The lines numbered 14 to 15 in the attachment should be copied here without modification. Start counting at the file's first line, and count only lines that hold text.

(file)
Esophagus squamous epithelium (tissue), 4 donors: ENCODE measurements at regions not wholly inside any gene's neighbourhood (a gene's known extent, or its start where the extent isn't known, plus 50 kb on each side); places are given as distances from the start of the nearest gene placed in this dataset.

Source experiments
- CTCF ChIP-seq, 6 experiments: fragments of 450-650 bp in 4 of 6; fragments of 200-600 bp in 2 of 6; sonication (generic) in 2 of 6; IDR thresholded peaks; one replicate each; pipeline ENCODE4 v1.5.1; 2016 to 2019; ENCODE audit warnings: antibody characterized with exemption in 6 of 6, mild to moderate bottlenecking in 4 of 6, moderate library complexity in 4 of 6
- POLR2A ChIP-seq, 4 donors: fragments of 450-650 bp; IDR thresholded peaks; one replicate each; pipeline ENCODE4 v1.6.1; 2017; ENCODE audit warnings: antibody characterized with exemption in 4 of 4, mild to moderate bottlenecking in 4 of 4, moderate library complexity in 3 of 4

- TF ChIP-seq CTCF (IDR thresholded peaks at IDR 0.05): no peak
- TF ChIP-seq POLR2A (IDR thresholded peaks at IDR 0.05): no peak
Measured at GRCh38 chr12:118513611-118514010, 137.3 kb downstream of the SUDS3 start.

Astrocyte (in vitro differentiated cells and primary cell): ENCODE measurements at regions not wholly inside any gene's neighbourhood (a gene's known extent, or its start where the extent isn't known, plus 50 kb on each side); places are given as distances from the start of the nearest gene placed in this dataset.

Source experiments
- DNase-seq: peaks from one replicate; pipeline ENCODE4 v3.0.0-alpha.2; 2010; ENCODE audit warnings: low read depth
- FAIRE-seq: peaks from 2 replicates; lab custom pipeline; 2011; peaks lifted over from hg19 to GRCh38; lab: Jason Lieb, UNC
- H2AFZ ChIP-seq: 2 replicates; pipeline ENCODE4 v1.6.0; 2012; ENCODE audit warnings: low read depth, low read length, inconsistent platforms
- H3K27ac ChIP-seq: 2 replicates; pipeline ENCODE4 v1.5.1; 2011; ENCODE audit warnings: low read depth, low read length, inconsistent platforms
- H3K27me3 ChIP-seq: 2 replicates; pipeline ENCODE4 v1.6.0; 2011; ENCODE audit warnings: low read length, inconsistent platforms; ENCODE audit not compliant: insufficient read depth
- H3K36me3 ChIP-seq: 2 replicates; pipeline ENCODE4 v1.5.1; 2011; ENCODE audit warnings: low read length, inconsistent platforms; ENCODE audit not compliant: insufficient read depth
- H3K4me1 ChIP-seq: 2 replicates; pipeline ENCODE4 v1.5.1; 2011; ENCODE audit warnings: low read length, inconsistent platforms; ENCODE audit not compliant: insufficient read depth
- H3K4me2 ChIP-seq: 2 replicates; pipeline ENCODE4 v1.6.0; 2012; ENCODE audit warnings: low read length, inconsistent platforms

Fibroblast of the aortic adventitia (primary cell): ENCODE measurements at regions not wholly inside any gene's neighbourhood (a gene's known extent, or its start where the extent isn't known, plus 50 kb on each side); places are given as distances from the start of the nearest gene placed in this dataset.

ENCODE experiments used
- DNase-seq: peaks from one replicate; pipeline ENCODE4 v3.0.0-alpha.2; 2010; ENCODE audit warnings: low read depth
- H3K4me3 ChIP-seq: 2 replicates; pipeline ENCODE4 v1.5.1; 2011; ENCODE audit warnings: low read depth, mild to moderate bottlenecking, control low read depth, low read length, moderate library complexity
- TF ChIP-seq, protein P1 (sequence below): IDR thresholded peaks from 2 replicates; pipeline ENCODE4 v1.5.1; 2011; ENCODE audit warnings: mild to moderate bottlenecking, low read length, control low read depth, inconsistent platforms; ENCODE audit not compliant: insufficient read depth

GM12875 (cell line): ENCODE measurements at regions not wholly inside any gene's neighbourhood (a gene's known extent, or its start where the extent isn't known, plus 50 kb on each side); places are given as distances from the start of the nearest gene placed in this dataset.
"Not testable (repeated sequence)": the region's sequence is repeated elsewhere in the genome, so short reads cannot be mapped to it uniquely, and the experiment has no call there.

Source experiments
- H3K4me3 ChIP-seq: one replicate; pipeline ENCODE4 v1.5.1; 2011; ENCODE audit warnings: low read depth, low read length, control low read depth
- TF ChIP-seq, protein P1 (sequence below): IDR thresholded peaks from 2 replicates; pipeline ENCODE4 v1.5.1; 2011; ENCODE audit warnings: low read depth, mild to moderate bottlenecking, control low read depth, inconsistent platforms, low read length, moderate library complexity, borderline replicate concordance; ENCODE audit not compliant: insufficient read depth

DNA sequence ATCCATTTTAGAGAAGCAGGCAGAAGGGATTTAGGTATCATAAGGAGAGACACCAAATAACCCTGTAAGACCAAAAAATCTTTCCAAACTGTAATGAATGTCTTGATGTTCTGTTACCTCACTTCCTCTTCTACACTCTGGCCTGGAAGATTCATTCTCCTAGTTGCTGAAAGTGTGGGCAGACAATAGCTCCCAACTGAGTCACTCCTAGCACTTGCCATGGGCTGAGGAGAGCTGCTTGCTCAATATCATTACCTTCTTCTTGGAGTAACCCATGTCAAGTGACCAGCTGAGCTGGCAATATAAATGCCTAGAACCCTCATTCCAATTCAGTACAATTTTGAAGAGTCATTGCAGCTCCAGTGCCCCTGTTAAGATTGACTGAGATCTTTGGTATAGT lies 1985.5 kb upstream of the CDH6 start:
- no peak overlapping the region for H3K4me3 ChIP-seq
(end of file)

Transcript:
- H3K27me3 ChIP-seq: 2 replicates; pipeline ENCODE4 v1.6.0; 2011; ENCODE audit warnings: low read length, inconsistent platforms; ENCODE audit not compliant: insufficient read depth
- H3K36me3 ChIP-seq: 2 replicates; pipeline ENCODE4 v1.5.1; 2011; ENCODE audit warnings: low read length, inconsistent platforms; ENCODE audit not compliant: insufficient read depth